Will earnings growth return?
That’s the most important question in the stock market (^GSPC) right now. After all, in the long-run stocks are fundamentally driven by earnings and expectations for earnings growth.
Currently, analysts estimate that S&P 500 earnings fell by 5.3% year-over-year in Q2, marking five consecutive quarters of earnings declines since the financial crisis. While this is a dismal trend, it’s backward-looking. Investors and traders want to know what’s going to happen next. What happens next is what will move stock prices.
“Earnings estimates and revision momentum have been improving in recent weeks, as the bottom in commodity prices in Q1 appears to be offering some much needed support to the earnings stream,” Wells Fargo’s Gina Martin Adams observed on Tuesday. Along with the rest of the consensus, Adams expects earnings growth to pick up in the second half of the year.
Earnings growth is critical when valuations are this stretched
Stock market bears are quick to point to stretched valuations in the stock market. According to FactSet, the forward 12-month price/earnings ratio is 16.4, which is well above the 5-year average of 14.6 and the 10-year average of 14.3.
However, stock market guru Richard Bernstein recently argued that we are entering an earnings-driven bull market, in which stock prices can continue to rally while P/Es contract because earnings growth picks up.
Importantly, earnings growth acceleration is expected following long periods of lackluster earnings, like that which we have been experiencing.
“Earnings-driven bull markets seem to be the norm during the year following a profits recession trough,” Bernstein observed. “Typically, the market advances about 13-15% and multiples contract about 1-2 multiple points.”
But the path to earnings growth isn’t clear
As earnings season kicks off next week, investors and analysts will be reading earnings releases and listening to conference calls for clues as to what management expects to happen next.
“We will be watching closely to see if expectations for a near term trough stick or are pushed out, as has been the case over the last few quarters,” Credit Suisse’s Lori Calvasina said on Wednesday. “We continue to believe that any second half 2016/early 2017 recovery in EPS growth hinges on the outlook for global IP and the US Dollar, as using our calculation, EPS growth has been positively correlated with global IP momentum and inversely correlated with the US Dollar in small, mid and large cap over time.”
Wall Street’s strategists have become increasingly cautious given the elevated uncertainty in the wake of the recent Brexit vote.
“Few corporates appeared worried about Brexit: we found just 29 mentions of the EU Referendum or ‘Brexit’ in 1Q earnings transcripts,” Bank of America Merrill Lynch’s Savita Subramanian said on Wednesday. “Now that Brexit is a reality, companies with European/UK exposure might guide down on expectations of weaker European growth, a stronger US dollar and overall uncertainty, and capex guidance may similarly falter. Stocks with high European exposure may be particularly vulnerable to bad news given how overweight fund managers had grown in this pocket of the market ahead of the vote.”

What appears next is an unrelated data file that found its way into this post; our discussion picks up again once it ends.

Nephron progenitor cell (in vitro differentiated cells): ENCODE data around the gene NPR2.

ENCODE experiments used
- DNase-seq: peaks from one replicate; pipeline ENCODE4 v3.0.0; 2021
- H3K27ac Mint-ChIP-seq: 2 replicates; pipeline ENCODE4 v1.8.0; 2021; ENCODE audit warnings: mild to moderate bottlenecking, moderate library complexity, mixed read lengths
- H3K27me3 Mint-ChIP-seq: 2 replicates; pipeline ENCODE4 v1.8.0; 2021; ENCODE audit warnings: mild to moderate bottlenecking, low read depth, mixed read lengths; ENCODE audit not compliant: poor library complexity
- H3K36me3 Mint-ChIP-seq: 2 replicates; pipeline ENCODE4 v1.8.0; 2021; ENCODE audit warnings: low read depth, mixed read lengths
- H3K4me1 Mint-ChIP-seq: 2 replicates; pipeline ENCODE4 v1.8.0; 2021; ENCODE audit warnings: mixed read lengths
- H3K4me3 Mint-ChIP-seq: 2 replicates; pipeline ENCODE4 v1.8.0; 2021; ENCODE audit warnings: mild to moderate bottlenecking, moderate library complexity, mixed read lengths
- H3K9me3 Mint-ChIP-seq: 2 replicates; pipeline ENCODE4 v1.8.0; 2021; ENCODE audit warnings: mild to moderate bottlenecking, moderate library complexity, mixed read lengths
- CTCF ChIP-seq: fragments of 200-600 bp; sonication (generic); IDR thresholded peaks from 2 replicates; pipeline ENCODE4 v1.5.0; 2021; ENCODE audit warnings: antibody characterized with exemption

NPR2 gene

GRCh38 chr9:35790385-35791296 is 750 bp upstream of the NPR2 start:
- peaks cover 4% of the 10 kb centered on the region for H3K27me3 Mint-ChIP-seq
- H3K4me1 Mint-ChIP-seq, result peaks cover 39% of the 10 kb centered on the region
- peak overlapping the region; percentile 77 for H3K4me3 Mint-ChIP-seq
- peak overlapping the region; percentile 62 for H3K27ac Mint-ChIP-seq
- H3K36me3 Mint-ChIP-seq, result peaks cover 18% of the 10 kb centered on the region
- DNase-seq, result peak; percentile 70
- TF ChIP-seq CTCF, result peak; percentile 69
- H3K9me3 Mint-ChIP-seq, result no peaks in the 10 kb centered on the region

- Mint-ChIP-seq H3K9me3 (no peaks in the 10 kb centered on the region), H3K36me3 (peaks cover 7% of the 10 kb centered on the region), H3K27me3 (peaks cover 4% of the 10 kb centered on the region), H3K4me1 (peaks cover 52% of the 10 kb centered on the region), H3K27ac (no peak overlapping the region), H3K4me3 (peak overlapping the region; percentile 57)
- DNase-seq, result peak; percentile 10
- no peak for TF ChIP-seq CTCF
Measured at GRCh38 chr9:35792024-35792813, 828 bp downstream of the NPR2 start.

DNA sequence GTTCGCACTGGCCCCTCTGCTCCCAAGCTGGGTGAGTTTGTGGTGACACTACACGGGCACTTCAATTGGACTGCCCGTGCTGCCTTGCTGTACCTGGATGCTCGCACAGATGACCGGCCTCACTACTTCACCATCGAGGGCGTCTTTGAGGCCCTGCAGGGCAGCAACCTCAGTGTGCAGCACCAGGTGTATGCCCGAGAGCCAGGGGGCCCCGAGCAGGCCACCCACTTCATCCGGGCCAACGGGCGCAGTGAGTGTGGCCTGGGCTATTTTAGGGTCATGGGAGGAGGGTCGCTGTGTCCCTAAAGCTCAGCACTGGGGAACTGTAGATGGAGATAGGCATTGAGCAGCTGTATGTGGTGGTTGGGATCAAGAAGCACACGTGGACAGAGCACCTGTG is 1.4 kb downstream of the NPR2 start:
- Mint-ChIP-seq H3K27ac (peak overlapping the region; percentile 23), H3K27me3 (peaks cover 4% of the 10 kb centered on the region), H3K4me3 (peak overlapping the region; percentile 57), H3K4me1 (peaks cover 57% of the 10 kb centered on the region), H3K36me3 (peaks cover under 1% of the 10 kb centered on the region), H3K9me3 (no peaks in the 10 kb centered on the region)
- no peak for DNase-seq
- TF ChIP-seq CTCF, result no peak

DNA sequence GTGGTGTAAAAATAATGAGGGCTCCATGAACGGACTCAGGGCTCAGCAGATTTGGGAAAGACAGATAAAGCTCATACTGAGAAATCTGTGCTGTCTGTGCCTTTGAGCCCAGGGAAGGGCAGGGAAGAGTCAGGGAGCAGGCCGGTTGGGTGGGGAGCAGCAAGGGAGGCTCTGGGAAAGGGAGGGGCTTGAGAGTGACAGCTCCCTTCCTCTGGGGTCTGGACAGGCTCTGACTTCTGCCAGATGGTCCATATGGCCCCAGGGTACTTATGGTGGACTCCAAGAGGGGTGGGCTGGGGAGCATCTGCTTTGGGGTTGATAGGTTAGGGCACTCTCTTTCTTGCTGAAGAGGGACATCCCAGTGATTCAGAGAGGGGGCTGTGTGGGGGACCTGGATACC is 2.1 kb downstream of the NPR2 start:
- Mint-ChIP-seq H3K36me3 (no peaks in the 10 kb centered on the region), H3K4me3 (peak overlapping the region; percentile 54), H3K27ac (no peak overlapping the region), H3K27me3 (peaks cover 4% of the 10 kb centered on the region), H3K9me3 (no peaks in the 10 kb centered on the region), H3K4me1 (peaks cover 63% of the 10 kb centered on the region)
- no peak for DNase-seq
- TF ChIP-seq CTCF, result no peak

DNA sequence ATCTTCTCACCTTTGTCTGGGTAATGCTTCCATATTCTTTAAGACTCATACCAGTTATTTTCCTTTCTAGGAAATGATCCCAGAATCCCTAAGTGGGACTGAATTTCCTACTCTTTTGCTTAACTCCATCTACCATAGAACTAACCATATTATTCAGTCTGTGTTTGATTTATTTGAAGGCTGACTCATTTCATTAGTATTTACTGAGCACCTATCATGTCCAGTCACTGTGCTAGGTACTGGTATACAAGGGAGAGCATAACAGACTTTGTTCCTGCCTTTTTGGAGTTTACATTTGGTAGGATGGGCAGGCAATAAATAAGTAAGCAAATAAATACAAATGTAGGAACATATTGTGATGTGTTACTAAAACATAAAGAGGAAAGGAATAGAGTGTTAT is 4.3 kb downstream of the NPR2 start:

As some experts suggest clients wait and see, others think it’s more prudent to think much more cautiously.
“While we are comfortable with the positive trajectory of earnings for 2H16 and 2017, we view indirect effects of Brexit and uncertainty related to US election (i.e., a pause in activity as companies wait and respond to the outcome) as potential downside risks for growth outlook,” JPMorgan’s Dubravko Lakos-Bujas said on Thursday. “With this in mind, management guidance during this earnings season will be instrumental in determining the magnitude of negative revisions to current aggressive forward estimates.”
“As investors we have been taught by experience that it’s in this process where the risks as well as the opportunities lie,” Oppenheimer’s John Stoltzfus said.
But some bulls charge on
FundStrat Global Advisors’ Tom Lee recently outlined multiple reasons why the market could extend its post-Brexit rally. Importantly, he pointed to signs that earnings growth is coming back.
“The drivers for the higher EPS estimates have been the weaker USD and the improvement in commodity prices (especially oil),” Lee said on Tuesday. “[T]he upturn in Energy EPS estimates does not yet fully reflect the higher strip prices for oil (futures). We are encouraged that EPS revisions are moving up for several groups, including Energy, Materials and Industrials. The broader implication is that improving estimates argue that the earnings recession looks to be ending.”
For the bulls, all this means new highs in stocks.
“Low rates, historic caution from overhedged and underexposed investors, a solid economy, an earnings recovery with stable FX and oil, and valuations that are not excessive by historical standards. … We expect the ceiling to be shattered in Q3,” UBS’s Julian Emanuel said.
Sam Ro is managing editor at Yahoo Finance.